So you want to create great photographs of your children but don’t know where to start? It seems all of the tips you can find on the internet tell you to ‘get down to the child’s leve’ or ‘forget the smile’ or ‘show your child in action’, all of which are nice but not very specific.

I was working with my husband (who wants to take some pictures of airplanes) and I suddenly realized that most parents think about our children as a whole unit rather than thinking about the parts and pieces. In other words, we are always thinking about photographing our child head to foot and not parts like their eyes or hands. That’s a mistake!

Think Small

An interesting blog post I made recently was called “Little Hands, Little Feet”. In this case I was intrigued by the way a young child would sleep on his stomach and hang his feet out between the bars of the baby crib. An interesting and unusual picture of the child, wouldn’t you agree?

Or let’s imagine for a moment that you’re bringing home your child for the first time. Your husband holds out his large strong finger to the newborn and your newborn grabs that finger tightly with their tiny little hand. What an incredible opportunity to photograph the moment and show the wonder of a newborn and their father.

Your child loses their first tooth. A close-up photograph of a toothless grin on the face of your child can create an image that will delight everyone who sees it. Or you catch your daughter putting on grown up clothes and pretending – another great opportunity!

I love taking children to the Huckleberry Railroad near Flint, and I caught a young lad trying to walk the railroad tracks. You know what this is like, so I photographed him, worked on it a little in photoshop, and the created a unique piece of art by printing it on canvas (you can see it here!),

The First Rule: Be Prepared

You are out and about and suddenly your child finds a puddle of water and before you can stop them they jump right in. Water flies everywhere, your child is dripping wet and a mischievous grin is plastered all over their face. A close up photograph of that face can tell a wonderful story and remind us years later of the lively child now all grown up.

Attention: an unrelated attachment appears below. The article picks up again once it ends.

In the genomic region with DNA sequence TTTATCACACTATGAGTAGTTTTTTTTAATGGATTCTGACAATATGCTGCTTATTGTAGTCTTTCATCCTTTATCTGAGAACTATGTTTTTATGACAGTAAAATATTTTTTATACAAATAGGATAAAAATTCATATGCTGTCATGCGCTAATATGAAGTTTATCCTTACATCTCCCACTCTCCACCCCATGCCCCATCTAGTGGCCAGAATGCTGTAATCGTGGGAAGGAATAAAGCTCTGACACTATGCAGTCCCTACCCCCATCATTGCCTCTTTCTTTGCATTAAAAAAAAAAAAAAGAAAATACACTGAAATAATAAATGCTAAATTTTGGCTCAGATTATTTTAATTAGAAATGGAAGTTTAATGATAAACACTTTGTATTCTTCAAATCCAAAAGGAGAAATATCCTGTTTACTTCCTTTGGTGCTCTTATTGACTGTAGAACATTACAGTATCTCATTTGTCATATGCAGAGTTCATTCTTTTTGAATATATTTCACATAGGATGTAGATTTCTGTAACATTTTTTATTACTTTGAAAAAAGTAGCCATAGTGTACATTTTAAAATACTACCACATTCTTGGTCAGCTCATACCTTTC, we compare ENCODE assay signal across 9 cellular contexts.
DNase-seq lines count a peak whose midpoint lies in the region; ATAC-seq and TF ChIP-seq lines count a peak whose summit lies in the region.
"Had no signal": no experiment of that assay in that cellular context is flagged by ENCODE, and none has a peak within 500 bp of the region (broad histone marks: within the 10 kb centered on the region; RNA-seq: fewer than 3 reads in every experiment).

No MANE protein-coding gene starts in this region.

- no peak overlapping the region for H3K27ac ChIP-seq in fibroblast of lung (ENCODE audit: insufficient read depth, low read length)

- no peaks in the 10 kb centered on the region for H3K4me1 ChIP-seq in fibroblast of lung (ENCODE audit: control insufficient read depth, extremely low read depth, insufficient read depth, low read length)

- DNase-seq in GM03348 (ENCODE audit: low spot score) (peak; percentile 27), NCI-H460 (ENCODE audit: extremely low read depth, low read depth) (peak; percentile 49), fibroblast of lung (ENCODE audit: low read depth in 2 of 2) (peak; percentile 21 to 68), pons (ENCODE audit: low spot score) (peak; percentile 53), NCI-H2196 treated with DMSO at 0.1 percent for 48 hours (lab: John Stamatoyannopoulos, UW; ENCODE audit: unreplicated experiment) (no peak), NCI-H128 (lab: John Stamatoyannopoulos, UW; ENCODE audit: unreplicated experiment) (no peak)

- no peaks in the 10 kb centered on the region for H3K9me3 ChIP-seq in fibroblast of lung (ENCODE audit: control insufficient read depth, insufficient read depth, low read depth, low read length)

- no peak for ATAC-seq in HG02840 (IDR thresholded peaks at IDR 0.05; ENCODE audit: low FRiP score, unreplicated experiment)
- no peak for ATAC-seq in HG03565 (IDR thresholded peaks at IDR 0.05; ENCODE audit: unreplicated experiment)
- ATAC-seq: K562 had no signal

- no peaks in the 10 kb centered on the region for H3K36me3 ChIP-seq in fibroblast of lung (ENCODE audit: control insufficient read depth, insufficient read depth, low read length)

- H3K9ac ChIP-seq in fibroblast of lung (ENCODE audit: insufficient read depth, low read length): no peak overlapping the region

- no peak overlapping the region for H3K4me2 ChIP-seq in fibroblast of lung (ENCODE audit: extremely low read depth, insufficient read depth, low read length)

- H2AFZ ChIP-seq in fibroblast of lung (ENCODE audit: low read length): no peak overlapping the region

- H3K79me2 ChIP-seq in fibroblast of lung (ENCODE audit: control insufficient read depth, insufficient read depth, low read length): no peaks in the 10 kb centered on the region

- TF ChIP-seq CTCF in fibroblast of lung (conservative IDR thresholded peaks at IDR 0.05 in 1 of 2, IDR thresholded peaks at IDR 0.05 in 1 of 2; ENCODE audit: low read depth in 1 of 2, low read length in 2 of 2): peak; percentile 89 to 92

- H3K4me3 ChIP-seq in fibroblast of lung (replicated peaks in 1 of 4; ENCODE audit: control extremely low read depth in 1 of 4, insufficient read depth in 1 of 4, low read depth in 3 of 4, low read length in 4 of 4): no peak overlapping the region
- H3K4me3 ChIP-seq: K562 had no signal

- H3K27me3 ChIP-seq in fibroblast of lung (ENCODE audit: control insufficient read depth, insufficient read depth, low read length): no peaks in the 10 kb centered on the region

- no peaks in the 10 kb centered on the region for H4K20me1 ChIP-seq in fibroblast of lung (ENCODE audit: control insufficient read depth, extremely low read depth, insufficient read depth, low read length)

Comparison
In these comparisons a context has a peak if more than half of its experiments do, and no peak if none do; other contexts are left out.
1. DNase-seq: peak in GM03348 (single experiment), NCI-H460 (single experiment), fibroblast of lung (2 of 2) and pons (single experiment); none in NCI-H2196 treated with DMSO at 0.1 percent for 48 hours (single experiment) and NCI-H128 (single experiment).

I remember one of my sons running in a cross-country race and his tennis shoe had come apart. There he was, continuing the race, running across the field shoe flapping in the breeze as he ran, but determined to finish. Again, an unusual but interesting photograph.

But if I didn’t have my camera, extra batteries and a flash unit with me I would never have caught any of these photographs.

  1. Be prepared for the unexpected by having your camera close by and ready at all times;
  2. Think about what is special about your child – their eyes, hair, hands, feet or how they move (my grandchildren squat with legs splayed to either side of their body);
  3. Take close-ups of their special features like their eyes when they are well rested, clean and bright eyed;
  4. Dress them up in a favorite outfit when you are going somewhere special and take your camera;
  5. You know your child better than anyone – use that knowledge to look for opportunities to photograph those unique looks only they have and give only to their parents;
  6. When they do something silly and messy don’t get mad – take pictures! Those posed say “cheese” photographs are not very interesting.;
  7. Don’t just look at your photos once and put them away – study them and use the best ones to create special gifts for family and art for your home.

Each child is truly unique, and it is that uniqueness that makes them special. Think about ways that you can capture that uniqueness and then use those photographs in as many ways as possible. Don’t store them and forget them – use them! You will be glad you did.

Be sure and claim your copy of my free eBook “6 Essential Tips” for more suggestions on photographing your children.

Betty Muscott, Child Photographer

Betty Muscott, Child Photographer


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